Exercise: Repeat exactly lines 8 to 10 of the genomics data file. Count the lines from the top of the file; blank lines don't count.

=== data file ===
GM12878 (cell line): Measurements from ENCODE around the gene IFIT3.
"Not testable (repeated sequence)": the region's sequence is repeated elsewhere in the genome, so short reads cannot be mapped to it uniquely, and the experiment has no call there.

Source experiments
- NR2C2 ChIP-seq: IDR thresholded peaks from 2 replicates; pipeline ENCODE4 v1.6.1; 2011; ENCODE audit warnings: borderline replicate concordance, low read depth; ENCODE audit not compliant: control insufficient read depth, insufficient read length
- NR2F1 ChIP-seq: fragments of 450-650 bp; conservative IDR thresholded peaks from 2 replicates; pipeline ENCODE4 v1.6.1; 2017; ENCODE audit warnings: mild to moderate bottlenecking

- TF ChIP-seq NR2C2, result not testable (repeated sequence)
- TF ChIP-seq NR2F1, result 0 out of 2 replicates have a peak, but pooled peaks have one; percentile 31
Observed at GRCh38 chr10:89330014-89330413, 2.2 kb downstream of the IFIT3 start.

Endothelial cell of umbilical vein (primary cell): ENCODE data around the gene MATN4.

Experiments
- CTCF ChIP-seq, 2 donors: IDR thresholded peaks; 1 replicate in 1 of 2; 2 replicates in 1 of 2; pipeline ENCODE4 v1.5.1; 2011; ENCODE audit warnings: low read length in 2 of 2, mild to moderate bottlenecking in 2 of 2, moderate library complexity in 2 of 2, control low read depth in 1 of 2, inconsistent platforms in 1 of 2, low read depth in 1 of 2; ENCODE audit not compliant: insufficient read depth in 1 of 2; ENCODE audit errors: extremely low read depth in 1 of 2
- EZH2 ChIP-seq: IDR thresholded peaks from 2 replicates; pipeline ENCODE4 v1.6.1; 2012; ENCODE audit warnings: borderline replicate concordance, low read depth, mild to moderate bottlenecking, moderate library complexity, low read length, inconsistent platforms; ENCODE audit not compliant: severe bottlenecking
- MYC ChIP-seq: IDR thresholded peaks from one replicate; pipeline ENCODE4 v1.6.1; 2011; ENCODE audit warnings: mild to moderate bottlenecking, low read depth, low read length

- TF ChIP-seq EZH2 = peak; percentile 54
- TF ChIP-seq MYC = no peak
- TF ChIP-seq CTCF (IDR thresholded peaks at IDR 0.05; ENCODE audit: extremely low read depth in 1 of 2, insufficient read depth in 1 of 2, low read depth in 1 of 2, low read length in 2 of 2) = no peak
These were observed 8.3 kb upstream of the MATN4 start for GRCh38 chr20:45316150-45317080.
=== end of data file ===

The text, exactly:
Observed at GRCh38 chr10:89330014-89330413, 2.2 kb downstream of the IFIT3 start.

Endothelial cell of umbilical vein (primary cell): ENCODE data around the gene MATN4.

Experiments